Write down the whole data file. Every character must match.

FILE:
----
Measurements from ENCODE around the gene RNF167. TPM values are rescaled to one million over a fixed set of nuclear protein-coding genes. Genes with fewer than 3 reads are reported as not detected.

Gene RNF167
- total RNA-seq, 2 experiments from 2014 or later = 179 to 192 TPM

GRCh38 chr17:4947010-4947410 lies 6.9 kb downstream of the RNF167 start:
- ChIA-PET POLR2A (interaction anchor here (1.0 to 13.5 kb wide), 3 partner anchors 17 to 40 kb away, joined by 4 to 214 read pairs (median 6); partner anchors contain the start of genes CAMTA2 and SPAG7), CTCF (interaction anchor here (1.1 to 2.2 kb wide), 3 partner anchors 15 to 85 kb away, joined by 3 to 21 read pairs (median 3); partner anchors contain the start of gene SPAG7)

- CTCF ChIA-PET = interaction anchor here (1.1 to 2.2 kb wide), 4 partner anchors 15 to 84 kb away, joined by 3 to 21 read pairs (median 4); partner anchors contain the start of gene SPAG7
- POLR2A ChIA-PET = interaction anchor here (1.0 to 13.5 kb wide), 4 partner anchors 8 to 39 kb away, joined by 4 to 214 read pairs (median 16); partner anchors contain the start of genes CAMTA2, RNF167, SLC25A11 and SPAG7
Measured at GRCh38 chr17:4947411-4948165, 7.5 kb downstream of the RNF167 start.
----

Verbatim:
Measurements from ENCODE around the gene RNF167. TPM values are rescaled to one million over a fixed set of nuclear protein-coding genes. Genes with fewer than 3 reads are reported as not detected.

Gene RNF167
- total RNA-seq, 2 experiments from 2014 or later = 179 to 192 TPM

GRCh38 chr17:4947010-4947410 lies 6.9 kb downstream of the RNF167 start:
- ChIA-PET POLR2A (interaction anchor here (1.0 to 13.5 kb wide), 3 partner anchors 17 to 40 kb away, joined by 4 to 214 read pairs (median 6); partner anchors contain the start of genes CAMTA2 and SPAG7), CTCF (interaction anchor here (1.1 to 2.2 kb wide), 3 partner anchors 15 to 85 kb away, joined by 3 to 21 read pairs (median 3); partner anchors contain the start of gene SPAG7)

- CTCF ChIA-PET = interaction anchor here (1.1 to 2.2 kb wide), 4 partner anchors 15 to 84 kb away, joined by 3 to 21 read pairs (median 4); partner anchors contain the start of gene SPAG7
- POLR2A ChIA-PET = interaction anchor here (1.0 to 13.5 kb wide), 4 partner anchors 8 to 39 kb away, joined by 4 to 214 read pairs (median 16); partner anchors contain the start of genes CAMTA2, RNF167, SLC25A11 and SPAG7
Measured at GRCh38 chr17:4947411-4948165, 7.5 kb downstream of the RNF167 start.